As a part of the University of Pittsburgh School of Education’s Office of Child Development, P.R.I.D.E. is a multifaceted program designed to help young African American children (ages 3 to 8) develop a positive racial identity, support teachers and parents by building their racial knowledge, and raise awareness of the impact of race on young children. The program provides a range of services, such as training opportunities for educators and artists, Parent Village sessions for Black children, and art festivals created to immerse young Black children in a space designed to celebrate them.

See the P.R.I.D.E. Pop Up Mini Art Festivals flyer. 

*Information provided by the P.R.I.D.E. Program


March 19, 2019

Some Pittsburgh Residents May Register for Free Lead Water Line Replacement


Pittsburgh residents who have lead water lines and meet income guidelines can have their pipes replaced for free. Pipes may be replaced through a Pittsburgh Water and Sewer Authority program administered by the Dollar Energy Fund.


PWSA has $1.8 million set aside for the program. Consequently, they must spend the money before November 2021. The money must be spent due to an agreement with the Pennsylvania Department of Environmental Protection. The DEP in 2017 fined the authority $2.4 million after it failed to report a change in water treatment chemicals to state regulators. DEP and PWSA negotiated a settlement whereby $1.8 million was returned to the city for lead line replacements.

The authority so far has replaced 18 water lines through the program and estimates the $1.8 million can pay for a total of 200 lines. A family of four earning no more $61,500 per year would qualify. Officials said they are certain eligible customers have failed to apply. “I don’t know what the reason for that would be,” said Paul Leger, who chairs the PWSA board of directors. “It’s not complicated. If you hit the income line, you just go to Dollar Energy Fund and you’re in.”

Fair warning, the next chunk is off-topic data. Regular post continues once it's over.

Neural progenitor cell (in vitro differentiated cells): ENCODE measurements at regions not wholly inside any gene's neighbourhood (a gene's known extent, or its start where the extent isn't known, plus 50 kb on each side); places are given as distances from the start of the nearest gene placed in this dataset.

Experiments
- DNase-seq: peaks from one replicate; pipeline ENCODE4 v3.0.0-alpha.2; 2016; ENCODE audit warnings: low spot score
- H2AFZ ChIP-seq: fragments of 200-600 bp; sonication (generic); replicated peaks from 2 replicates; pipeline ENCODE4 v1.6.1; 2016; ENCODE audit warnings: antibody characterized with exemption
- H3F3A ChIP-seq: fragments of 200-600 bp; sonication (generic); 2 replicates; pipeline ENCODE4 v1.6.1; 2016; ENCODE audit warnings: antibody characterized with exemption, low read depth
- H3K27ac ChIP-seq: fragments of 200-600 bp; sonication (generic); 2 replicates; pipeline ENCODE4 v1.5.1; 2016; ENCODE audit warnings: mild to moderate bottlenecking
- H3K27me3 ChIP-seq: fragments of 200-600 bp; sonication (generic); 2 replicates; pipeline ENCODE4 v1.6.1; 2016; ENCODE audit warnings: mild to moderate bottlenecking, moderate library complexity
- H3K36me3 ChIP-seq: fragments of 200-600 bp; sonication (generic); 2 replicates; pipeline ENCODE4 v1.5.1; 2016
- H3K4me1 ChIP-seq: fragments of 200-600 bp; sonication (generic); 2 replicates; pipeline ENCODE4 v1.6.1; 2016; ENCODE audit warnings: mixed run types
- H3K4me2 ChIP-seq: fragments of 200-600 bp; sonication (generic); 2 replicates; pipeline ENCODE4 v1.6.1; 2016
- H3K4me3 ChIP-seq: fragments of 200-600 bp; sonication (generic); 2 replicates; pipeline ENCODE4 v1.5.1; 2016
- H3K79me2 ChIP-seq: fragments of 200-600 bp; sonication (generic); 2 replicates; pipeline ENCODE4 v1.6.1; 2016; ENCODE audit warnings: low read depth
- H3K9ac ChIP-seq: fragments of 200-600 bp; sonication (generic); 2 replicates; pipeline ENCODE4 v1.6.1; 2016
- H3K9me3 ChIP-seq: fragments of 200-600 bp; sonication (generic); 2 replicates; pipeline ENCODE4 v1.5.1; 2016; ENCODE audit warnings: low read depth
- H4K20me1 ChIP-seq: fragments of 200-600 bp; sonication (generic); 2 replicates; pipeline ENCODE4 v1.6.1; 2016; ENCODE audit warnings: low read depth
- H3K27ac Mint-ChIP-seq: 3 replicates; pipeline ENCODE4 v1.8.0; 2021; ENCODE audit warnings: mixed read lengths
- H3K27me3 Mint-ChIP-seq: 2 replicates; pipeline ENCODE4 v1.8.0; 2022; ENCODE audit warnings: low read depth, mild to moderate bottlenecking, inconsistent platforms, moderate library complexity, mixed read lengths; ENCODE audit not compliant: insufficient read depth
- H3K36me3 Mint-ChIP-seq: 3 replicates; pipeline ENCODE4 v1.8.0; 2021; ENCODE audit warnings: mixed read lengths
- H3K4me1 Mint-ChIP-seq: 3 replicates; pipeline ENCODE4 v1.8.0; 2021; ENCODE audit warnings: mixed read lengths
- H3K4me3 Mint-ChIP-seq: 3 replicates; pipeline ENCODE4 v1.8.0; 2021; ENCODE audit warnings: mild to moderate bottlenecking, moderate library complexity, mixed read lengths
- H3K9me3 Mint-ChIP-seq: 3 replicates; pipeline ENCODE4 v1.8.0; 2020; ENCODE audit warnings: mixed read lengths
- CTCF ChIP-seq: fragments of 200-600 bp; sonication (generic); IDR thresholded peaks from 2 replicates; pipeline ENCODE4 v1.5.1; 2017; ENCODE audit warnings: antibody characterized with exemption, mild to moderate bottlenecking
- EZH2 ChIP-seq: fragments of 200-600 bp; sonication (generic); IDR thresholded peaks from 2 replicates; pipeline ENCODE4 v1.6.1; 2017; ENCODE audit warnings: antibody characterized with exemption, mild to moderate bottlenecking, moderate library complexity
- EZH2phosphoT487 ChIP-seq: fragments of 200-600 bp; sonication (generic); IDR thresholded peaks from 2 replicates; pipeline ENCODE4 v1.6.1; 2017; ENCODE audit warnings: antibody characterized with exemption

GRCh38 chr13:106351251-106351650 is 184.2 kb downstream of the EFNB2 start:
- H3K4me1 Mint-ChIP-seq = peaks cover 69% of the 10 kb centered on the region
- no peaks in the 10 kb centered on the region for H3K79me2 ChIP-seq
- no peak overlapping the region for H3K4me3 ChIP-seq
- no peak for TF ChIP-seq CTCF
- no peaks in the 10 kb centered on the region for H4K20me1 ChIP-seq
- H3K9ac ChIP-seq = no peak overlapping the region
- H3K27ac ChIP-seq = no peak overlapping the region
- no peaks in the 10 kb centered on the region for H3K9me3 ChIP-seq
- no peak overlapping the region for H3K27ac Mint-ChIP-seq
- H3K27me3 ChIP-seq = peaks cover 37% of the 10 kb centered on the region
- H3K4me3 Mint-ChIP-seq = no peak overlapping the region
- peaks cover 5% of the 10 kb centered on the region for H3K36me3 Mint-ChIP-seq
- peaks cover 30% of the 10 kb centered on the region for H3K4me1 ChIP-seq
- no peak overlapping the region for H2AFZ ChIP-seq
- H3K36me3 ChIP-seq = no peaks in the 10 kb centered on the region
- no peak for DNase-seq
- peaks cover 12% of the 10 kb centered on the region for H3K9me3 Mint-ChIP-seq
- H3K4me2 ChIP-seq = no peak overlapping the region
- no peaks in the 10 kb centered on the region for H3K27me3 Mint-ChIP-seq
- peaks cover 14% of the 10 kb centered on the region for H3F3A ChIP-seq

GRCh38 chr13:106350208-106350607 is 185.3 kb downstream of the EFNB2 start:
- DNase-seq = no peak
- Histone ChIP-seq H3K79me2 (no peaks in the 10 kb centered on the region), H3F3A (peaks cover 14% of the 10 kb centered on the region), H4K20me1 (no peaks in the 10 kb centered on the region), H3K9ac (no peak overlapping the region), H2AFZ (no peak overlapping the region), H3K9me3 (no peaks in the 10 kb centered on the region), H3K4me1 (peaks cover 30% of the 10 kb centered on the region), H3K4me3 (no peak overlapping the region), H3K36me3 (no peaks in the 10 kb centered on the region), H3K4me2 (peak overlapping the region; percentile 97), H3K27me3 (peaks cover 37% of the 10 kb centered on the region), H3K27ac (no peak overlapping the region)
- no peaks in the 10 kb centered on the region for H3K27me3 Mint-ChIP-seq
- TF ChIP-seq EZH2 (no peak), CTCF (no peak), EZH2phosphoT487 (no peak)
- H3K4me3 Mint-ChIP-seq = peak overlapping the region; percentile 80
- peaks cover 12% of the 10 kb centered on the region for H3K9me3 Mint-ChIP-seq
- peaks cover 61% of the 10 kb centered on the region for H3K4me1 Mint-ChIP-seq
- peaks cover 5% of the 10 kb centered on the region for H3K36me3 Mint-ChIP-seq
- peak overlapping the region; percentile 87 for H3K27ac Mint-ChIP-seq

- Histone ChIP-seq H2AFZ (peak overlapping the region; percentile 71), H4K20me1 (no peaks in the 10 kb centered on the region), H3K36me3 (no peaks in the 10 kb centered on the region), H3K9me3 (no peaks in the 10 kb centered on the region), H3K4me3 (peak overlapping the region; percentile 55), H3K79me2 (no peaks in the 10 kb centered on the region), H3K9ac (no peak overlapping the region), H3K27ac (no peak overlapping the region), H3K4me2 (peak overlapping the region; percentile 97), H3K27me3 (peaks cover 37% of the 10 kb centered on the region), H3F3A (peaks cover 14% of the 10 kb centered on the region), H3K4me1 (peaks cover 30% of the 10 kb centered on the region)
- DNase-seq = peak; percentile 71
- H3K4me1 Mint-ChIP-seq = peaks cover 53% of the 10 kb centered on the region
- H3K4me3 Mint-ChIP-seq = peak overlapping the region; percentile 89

To apply, residents can call PWSA at (866) 762-2348. Representatives at Dollar Energy will verify income eligibility and PWSA will schedule a time for replacement after confirming the home has a lead water line.


PWSA spokesman Will Pickering noted that PWSA sewer customers who receive their water through the Pennsylvania American Water Co. are not eligible. The program is unrelated to PWSA’s $40 million lead program, in which it will replace a homeowner’s private line for free while replacing lead lines in the street that are owned by the authority, Pickering said.

PWSA has struggled since 2016 to reduce lead levels in water that exceeded a federal threshold of 15 parts per billion. The most recent test results released in January indicated lead levels of 20 ppb from July to December. The authority is addressing the problem by replacing all lead waterlines in its service area, which includes about 300,000 people in Pittsburgh and the surrounding area, and by adding the anti-corrosion chemical orthophosphate to water. Since 2016, PWSA has replaced more than 2,825 waterlines. It plans to replace up to 3,400 lead lead lines this year.


March 13, 2019

Child Care Becoming More Unaffordable for Low-Income Parents


A recent research brief, Child Care Affordability for Working Parents, from the Institute for Child, Youth and Family Policy, Heller School for Social Policy and Management, Brandeis University, finds that many U.S. parents who are highly attached to the labor force would have a difficult time purchasing full-time center-based care.


This finding is especially true for low-income, Hispanic and black parents. Overall, parents working full time and year-round would spend 10 percent of family income to send their children to full-time center-based child care; low-income parents working full time and year-round would spend 28 percent. Almost all low-income parents working full time and year round would have to spend more than the federal affordability benchmark of 7 percent to send their children to full-time center-based child care.


According to the brief, Pennsylvania ranks fifth highest nationally in child care price to income ratios for low-income parents, and in fourth highest for Hispanic parents.


Even for families with a parent working a full-time year-round job, full-time center-based child care for young children and care during the school year for school-age children is largely unaffordable. Importantly, the parents included in this analysis are those with a clear need for child care.